Why is the Sun Yellow?
Get answers to:
- Why does light scatter in the atmosphere?
- What do blue skies and a yellow sun have in common?
- What happens when you remove blue from white light?
The sun is actually white, not yellow. It only appears yellow because of the Earth’s atmosphere. If you observed the sun outside of the Earth’s atmosphere, it would appear white.
Rayleigh Scattering occurs when light interacts with particles smaller than 1/10th of the light’s wavelength. The most common particles are molecules of nitrogen and oxygen (which make up about 78% and 21% of the atmosphere, respectively). Blue light is about nine times more likely to scatter than red light and two-and-a-half times more likely to scatter than green light.
Light travels from the sun in a straight line. If there was no scattering, the sun would appear white and the rest of the sky dark. Because of Rayleigh Scattering, significantly more blue light is scattered away than red or green. Since more blue light is scattered away from the sunlight (i.e. direct sunlight has less blue light), the light takes on a yellowish tint.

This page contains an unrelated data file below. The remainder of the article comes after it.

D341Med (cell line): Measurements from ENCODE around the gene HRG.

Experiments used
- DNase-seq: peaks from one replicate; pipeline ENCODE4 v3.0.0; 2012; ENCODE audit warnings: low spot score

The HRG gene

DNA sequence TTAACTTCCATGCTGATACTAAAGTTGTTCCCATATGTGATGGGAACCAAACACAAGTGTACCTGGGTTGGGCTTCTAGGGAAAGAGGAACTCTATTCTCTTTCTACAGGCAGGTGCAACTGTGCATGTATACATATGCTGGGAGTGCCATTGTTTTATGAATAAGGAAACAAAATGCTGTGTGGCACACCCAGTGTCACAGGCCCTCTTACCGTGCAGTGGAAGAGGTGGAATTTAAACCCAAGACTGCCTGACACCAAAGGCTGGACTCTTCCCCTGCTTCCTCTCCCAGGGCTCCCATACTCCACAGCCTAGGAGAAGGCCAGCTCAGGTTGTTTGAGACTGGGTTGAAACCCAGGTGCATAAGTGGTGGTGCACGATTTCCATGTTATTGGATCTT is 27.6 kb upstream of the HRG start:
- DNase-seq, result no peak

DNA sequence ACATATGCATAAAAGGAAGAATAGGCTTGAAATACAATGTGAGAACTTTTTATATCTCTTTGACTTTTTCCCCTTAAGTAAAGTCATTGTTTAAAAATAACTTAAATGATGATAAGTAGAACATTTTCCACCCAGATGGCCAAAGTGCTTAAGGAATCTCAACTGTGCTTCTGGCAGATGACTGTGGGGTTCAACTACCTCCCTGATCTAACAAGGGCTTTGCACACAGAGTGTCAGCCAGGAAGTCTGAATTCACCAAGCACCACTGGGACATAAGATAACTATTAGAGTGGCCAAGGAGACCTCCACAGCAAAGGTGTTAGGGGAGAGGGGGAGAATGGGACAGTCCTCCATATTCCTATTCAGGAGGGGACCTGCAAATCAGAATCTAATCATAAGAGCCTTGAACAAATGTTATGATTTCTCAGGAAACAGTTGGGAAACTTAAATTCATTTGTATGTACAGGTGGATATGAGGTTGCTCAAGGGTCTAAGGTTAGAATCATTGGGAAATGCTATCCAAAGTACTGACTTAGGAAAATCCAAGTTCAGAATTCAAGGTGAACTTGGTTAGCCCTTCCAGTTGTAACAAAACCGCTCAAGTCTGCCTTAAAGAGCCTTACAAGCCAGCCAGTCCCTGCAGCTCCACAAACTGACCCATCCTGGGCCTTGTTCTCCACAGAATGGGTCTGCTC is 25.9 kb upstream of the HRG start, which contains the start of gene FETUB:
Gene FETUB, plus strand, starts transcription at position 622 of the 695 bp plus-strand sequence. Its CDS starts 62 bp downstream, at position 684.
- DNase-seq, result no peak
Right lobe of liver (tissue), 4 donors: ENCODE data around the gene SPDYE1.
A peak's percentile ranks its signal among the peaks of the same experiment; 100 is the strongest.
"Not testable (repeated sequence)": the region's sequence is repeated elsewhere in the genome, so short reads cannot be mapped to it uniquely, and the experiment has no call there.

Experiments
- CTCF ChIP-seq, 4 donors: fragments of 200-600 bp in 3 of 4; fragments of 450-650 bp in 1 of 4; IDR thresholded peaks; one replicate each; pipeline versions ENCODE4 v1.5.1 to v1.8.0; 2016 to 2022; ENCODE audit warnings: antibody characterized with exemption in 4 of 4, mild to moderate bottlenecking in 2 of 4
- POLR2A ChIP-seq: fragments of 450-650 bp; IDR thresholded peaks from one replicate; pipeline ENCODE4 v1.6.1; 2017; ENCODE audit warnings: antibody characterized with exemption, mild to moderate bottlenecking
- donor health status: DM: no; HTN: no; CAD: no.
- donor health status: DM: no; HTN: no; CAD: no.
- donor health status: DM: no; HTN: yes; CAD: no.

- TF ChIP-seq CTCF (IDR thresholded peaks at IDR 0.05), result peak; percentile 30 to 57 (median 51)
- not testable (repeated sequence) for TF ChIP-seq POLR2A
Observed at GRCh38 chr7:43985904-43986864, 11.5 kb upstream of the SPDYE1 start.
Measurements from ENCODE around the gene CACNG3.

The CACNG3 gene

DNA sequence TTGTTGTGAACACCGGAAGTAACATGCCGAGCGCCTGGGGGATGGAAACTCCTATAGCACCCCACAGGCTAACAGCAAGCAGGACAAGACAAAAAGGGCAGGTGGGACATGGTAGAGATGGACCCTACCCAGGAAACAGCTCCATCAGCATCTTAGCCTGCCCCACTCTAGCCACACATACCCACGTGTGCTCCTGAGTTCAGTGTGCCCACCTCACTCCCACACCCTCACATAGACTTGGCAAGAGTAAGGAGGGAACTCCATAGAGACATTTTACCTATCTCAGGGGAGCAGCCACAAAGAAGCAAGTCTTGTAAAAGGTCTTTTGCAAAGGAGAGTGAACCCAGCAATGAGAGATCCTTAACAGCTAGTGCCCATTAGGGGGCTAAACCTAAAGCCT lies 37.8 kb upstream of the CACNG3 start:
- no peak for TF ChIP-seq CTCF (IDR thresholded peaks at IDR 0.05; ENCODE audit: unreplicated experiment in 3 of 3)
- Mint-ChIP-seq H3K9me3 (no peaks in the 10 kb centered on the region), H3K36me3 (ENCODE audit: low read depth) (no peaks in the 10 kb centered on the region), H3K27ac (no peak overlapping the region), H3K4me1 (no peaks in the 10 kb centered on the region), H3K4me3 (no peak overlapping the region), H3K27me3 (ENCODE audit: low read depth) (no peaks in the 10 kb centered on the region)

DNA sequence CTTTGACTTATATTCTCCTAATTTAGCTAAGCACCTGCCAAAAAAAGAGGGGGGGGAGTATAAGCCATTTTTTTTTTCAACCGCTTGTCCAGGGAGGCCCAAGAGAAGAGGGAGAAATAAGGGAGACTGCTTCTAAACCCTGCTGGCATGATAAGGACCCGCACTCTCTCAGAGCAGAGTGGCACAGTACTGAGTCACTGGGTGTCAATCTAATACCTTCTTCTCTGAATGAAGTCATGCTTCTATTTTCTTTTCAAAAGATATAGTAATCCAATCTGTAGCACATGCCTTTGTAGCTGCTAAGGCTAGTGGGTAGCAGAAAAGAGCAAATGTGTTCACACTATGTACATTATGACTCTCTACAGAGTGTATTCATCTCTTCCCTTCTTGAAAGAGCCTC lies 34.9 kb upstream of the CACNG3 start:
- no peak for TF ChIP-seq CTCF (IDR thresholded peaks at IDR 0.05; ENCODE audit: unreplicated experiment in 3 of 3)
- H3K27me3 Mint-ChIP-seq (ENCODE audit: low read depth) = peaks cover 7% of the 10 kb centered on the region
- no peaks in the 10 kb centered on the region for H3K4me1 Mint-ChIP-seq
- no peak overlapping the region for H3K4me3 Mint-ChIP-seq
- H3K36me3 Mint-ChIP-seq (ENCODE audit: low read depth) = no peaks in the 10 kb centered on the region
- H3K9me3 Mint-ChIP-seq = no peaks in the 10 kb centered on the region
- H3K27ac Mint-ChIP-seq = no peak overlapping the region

An appropriate combination of red, green, and blue light (as emitted by the sun) appears white to us. As we reduce the amount of blue light, the colour becomes increasingly yellow.
- It is pronounced RAW lee not RAY lee. Named after John William Strutt (1842-1919), 3rd Baron Rayleigh – also known as Lord Rayleigh↩